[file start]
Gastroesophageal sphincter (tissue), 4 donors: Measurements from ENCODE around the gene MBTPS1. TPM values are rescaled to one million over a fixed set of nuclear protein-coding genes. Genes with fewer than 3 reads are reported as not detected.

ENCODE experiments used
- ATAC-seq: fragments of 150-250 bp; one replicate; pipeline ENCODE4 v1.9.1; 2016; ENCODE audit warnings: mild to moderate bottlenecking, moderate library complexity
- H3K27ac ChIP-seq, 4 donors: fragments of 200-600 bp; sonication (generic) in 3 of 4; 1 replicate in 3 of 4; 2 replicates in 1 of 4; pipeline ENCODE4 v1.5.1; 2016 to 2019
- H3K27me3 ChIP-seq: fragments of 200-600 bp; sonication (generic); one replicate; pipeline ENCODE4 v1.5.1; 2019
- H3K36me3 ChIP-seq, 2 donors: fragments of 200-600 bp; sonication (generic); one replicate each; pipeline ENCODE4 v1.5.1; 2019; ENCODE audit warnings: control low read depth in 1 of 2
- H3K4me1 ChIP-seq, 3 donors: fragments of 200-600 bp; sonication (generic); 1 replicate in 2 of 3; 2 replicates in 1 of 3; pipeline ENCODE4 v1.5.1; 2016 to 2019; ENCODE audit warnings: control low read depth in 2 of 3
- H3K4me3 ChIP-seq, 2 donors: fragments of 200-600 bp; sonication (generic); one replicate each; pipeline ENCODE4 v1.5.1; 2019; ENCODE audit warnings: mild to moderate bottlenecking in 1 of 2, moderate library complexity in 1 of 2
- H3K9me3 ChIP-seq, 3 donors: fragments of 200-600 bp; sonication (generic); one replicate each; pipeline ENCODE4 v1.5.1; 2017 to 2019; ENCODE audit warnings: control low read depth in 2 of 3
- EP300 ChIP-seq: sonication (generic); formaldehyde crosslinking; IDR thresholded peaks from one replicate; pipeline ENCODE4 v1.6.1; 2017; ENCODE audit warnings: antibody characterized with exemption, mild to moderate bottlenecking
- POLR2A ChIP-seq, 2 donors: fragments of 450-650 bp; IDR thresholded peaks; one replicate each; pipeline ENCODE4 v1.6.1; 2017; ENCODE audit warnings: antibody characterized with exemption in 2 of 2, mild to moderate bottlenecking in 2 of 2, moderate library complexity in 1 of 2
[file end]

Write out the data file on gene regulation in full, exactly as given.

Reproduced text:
Gastroesophageal sphincter (tissue), 4 donors: Measurements from ENCODE around the gene MBTPS1. TPM values are rescaled to one million over a fixed set of nuclear protein-coding genes. Genes with fewer than 3 reads are reported as not detected.

ENCODE experiments used
- ATAC-seq: fragments of 150-250 bp; one replicate; pipeline ENCODE4 v1.9.1; 2016; ENCODE audit warnings: mild to moderate bottlenecking, moderate library complexity
- H3K27ac ChIP-seq, 4 donors: fragments of 200-600 bp; sonication (generic) in 3 of 4; 1 replicate in 3 of 4; 2 replicates in 1 of 4; pipeline ENCODE4 v1.5.1; 2016 to 2019
- H3K27me3 ChIP-seq: fragments of 200-600 bp; sonication (generic); one replicate; pipeline ENCODE4 v1.5.1; 2019
- H3K36me3 ChIP-seq, 2 donors: fragments of 200-600 bp; sonication (generic); one replicate each; pipeline ENCODE4 v1.5.1; 2019; ENCODE audit warnings: control low read depth in 1 of 2
- H3K4me1 ChIP-seq, 3 donors: fragments of 200-600 bp; sonication (generic); 1 replicate in 2 of 3; 2 replicates in 1 of 3; pipeline ENCODE4 v1.5.1; 2016 to 2019; ENCODE audit warnings: control low read depth in 2 of 3
- H3K4me3 ChIP-seq, 2 donors: fragments of 200-600 bp; sonication (generic); one replicate each; pipeline ENCODE4 v1.5.1; 2019; ENCODE audit warnings: mild to moderate bottlenecking in 1 of 2, moderate library complexity in 1 of 2
- H3K9me3 ChIP-seq, 3 donors: fragments of 200-600 bp; sonication (generic); one replicate each; pipeline ENCODE4 v1.5.1; 2017 to 2019; ENCODE audit warnings: control low read depth in 2 of 3
- EP300 ChIP-seq: sonication (generic); formaldehyde crosslinking; IDR thresholded peaks from one replicate; pipeline ENCODE4 v1.6.1; 2017; ENCODE audit warnings: antibody characterized with exemption, mild to moderate bottlenecking
- POLR2A ChIP-seq, 2 donors: fragments of 450-650 bp; IDR thresholded peaks; one replicate each; pipeline ENCODE4 v1.6.1; 2017; ENCODE audit warnings: antibody characterized with exemption in 2 of 2, mild to moderate bottlenecking in 2 of 2, moderate library complexity in 1 of 2